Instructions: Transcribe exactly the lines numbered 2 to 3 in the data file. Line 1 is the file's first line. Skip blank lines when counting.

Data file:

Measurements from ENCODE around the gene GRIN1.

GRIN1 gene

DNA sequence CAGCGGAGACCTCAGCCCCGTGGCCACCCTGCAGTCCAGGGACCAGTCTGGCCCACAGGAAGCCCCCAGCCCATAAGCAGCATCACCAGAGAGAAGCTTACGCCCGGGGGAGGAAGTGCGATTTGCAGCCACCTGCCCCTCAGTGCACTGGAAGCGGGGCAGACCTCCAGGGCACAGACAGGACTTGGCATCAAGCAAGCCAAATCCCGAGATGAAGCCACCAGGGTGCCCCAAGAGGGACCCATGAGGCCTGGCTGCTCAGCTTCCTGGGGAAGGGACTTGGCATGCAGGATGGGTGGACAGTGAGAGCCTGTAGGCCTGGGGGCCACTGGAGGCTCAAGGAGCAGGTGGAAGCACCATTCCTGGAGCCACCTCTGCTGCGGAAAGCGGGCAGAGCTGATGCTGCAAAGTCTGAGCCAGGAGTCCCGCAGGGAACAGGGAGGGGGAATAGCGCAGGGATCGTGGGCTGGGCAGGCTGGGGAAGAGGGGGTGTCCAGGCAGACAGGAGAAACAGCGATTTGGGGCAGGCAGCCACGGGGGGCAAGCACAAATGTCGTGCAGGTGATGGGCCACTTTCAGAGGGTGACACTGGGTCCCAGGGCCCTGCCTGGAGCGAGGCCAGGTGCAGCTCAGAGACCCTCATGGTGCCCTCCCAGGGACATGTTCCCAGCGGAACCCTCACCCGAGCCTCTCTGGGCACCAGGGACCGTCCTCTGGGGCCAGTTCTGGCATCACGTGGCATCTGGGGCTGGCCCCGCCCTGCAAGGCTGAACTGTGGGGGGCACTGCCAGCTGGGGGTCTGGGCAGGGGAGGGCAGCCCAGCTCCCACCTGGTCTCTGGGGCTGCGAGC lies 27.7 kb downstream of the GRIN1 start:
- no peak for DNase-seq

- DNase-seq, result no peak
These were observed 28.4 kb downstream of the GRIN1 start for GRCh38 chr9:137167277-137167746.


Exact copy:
GRIN1 gene

DNA sequence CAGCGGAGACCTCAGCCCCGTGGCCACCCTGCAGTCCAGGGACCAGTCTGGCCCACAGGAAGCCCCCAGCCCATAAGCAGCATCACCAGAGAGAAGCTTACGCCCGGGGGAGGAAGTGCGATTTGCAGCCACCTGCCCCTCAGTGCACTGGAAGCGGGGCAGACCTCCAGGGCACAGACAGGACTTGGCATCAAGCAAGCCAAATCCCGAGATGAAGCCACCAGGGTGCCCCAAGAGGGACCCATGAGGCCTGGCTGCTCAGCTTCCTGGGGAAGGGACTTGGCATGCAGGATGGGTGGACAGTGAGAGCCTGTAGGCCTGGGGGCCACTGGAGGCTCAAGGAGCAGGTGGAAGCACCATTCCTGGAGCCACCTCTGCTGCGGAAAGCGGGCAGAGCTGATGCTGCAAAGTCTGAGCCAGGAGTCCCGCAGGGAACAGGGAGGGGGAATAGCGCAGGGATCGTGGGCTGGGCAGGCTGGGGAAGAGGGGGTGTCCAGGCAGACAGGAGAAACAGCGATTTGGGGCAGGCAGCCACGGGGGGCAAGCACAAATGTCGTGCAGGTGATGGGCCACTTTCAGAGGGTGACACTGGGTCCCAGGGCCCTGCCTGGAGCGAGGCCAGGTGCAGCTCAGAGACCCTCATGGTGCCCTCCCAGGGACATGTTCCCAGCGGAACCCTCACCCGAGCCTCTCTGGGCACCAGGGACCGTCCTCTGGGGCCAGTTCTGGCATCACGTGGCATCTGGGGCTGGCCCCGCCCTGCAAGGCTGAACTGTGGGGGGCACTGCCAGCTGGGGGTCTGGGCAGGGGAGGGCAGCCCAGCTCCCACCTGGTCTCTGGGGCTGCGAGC lies 27.7 kb downstream of the GRIN1 start: